Wooed by Olympias and other shellfish tales | WHIDBEY RECIPES

May has many good things about it; May Day, Mother’s Day, Memorial Day, to note only the major events of the month, along with, hopefully, improving weather. But, there’s another reason to celebrate May, to be happy when it finally arrives, and it has to do with the tide.

May has many good things about it; May Day, Mother’s Day, Memorial Day, to note only the major events of the month, along with, hopefully, improving weather. But, there’s another reason to celebrate May, to be happy when it finally arrives, and it has to do with the tide.

Low tides, to be more specific. During May, we once again have low, low tides (known as minus tides) during the daytime, and as my father always said, “When the tide is out, the table is set.” Clams, geoduck, mussels, and one of the world’s most prized gems of the sea, oysters, are all there, ready and waiting for our gastronomic pleasure.

I’ve often said that people can be divided into two kinds, those who eat raw oysters and those who don’t and won’t. I’m obviously among the eaters; I grew up eating raw oysters and don’t even remember my first one. We had our own oyster bed in front of the house on Hood Canal, and as much as I hate to admit it now, I thought a hot dog was a special treat then because it wasn’t a clam, oyster, shrimp, mussel or fish of any sort.

When I was in high school, I was dating a young man whose father owned what is now Taylor Farms Shellfish Co. Whenever he came to pick me up for a date, he brought my mother a pint of the most prized of all oysters, tiny little Olympias. He obviously knew the way into my parents’ good graces, and when we eventually broke up (but remained friends), they were, I suspect, far more distressed over the split than I. No more Olympias, which we couldn’t grow on our own beach.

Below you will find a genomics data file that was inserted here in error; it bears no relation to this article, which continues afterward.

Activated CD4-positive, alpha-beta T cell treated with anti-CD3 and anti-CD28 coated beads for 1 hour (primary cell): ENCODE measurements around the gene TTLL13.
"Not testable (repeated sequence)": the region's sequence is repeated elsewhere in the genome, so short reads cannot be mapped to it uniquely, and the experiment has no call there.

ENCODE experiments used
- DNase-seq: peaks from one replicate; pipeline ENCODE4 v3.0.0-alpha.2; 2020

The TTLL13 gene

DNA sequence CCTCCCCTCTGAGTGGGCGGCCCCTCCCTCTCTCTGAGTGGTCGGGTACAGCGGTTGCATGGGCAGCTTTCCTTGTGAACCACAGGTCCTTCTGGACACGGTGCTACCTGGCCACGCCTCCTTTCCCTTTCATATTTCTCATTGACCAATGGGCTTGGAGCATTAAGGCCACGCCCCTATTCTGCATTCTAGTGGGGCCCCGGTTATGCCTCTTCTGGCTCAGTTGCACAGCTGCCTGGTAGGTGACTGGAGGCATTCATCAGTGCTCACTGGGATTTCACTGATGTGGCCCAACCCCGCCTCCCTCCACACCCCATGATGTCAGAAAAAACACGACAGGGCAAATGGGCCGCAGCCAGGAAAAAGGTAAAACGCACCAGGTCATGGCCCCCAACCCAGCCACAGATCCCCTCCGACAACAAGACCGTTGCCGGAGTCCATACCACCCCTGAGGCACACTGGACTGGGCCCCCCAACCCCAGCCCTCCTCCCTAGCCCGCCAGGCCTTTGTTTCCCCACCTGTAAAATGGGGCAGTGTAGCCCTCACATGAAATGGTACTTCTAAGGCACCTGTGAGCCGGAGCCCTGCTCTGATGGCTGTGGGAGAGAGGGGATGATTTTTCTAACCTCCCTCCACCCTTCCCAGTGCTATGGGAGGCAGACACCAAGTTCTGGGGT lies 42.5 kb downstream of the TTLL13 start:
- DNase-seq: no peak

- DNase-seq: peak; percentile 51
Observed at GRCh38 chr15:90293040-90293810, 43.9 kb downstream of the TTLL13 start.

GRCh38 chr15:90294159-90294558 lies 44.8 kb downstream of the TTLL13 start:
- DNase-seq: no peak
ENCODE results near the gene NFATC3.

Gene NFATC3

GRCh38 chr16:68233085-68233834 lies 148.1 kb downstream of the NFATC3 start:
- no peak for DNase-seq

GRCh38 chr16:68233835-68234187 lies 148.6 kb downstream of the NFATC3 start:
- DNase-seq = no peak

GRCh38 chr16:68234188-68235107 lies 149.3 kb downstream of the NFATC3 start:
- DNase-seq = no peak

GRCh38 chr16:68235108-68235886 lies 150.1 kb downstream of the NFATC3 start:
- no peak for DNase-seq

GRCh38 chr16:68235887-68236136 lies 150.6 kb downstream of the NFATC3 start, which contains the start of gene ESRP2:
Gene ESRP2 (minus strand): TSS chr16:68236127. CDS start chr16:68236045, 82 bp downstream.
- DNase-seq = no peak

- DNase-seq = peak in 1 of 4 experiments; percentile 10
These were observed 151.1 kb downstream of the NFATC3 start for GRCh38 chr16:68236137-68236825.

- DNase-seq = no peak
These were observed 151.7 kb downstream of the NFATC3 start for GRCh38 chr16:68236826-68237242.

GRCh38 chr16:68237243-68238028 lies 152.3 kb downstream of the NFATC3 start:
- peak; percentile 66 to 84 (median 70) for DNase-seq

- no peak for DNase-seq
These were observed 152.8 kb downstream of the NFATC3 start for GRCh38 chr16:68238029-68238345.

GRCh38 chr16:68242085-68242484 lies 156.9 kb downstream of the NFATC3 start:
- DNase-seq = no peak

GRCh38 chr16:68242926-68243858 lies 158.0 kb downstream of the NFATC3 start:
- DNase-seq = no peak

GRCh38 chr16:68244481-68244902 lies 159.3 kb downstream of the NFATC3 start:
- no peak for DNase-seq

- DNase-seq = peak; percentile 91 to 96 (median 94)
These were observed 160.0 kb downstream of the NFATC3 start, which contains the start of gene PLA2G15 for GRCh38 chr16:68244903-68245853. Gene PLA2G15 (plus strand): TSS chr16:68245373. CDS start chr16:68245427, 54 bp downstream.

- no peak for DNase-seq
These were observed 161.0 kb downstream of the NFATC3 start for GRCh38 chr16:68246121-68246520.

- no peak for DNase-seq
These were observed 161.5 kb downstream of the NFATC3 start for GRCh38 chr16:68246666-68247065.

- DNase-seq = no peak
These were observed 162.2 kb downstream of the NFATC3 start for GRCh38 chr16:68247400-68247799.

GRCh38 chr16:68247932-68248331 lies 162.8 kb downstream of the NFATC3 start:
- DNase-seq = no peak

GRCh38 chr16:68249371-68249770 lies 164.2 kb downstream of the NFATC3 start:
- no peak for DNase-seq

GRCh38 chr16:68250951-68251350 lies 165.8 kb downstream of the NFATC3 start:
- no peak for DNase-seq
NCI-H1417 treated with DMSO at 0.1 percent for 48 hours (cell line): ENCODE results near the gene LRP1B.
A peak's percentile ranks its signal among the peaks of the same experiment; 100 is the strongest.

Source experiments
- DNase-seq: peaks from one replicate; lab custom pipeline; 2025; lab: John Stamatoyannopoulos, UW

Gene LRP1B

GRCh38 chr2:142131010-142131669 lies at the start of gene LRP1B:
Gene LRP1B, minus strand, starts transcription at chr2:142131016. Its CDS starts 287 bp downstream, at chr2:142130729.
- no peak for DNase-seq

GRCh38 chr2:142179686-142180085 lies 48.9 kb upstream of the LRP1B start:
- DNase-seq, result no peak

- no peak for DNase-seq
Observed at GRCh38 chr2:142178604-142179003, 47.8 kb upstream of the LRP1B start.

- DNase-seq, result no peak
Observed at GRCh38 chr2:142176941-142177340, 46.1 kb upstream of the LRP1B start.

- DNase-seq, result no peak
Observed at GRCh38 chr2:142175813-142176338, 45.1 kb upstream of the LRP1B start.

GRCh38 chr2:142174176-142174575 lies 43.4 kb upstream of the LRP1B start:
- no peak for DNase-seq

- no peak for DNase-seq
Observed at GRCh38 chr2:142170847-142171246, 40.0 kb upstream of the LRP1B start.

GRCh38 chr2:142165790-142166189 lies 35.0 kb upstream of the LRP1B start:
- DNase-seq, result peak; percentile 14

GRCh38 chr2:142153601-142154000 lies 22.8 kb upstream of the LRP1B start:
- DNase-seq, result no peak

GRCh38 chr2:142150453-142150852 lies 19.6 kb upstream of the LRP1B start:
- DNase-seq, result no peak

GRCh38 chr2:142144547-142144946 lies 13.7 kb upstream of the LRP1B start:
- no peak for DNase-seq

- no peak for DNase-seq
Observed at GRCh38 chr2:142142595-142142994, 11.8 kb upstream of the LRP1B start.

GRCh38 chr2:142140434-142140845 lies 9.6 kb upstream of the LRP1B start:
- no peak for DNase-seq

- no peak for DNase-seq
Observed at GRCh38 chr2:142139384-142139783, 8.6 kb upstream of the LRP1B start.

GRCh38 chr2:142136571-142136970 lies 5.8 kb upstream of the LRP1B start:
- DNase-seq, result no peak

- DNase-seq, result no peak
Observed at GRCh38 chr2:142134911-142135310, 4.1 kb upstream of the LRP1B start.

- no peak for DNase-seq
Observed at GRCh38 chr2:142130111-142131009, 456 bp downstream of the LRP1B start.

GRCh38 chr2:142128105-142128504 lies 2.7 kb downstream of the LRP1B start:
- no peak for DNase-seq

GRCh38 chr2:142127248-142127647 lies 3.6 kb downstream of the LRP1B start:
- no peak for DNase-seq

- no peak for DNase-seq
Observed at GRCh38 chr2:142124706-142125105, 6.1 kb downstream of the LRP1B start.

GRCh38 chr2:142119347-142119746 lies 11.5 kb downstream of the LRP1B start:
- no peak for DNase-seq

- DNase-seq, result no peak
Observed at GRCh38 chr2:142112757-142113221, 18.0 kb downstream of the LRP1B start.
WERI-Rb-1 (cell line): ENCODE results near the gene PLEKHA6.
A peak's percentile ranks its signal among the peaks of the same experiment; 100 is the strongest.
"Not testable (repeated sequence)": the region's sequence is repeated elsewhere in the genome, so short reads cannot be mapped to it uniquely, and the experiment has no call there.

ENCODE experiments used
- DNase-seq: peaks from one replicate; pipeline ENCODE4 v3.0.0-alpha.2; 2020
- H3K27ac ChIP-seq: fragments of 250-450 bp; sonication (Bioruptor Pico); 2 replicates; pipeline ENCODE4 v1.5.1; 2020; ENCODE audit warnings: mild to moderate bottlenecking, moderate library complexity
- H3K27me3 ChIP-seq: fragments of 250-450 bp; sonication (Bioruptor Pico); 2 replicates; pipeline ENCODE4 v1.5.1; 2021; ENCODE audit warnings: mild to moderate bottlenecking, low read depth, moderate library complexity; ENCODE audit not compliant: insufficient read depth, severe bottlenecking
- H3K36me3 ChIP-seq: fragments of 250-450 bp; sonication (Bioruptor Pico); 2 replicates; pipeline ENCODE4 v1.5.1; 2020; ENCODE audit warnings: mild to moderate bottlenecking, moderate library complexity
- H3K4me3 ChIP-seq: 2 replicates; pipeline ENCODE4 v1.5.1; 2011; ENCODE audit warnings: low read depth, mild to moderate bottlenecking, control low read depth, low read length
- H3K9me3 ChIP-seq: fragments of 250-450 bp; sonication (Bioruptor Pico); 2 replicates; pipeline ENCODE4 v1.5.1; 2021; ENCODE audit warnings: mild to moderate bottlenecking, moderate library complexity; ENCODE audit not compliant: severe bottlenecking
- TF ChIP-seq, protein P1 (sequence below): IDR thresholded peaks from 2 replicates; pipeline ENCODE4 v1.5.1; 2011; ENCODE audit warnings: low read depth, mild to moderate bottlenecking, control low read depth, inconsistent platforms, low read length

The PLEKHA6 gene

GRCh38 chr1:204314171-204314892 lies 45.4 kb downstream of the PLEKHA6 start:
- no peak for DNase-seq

The oysters you might see if you’re walking on the beach at low tide are probably Pacific oysters, the most common variety on most Puget Sound beaches. They are, in fact, found on salt water beaches from here to Japan and as far south as Australia, and are grown in oyster farms throughout the Pacific Northwest. Another very popular variety, originally imported from Japan, is the Kumamoto, a bit smaller than the Pacific usually, and with a darker almost fluted edge around the flesh when the shell is opened, and a very delicate flavor.

We’re fortunate, here on the island, to have access to the freshest live oysters, even if we can’t walk the beach picking up a dozen or so. A short trip to Coupeville is all it takes to satisfy that oyster craving when it hits. I, however, will probably grab my oyster knife and head to Shelton to visit both family and the oyster bed of my youth, which is still thriving. Nothing is as sublime eating as an oyster just plucked from the sand, opened, and slurped from the half shell while sitting on the beach at low tide.

I won’t even bother to set the table.


Forget the old adage “never eat oysters during months without an ‘r’ in them.” Our local waters are still far too cold during May and into June for the oysters to begin spatting; they should still be crisp and smell “like a taste of the sea.”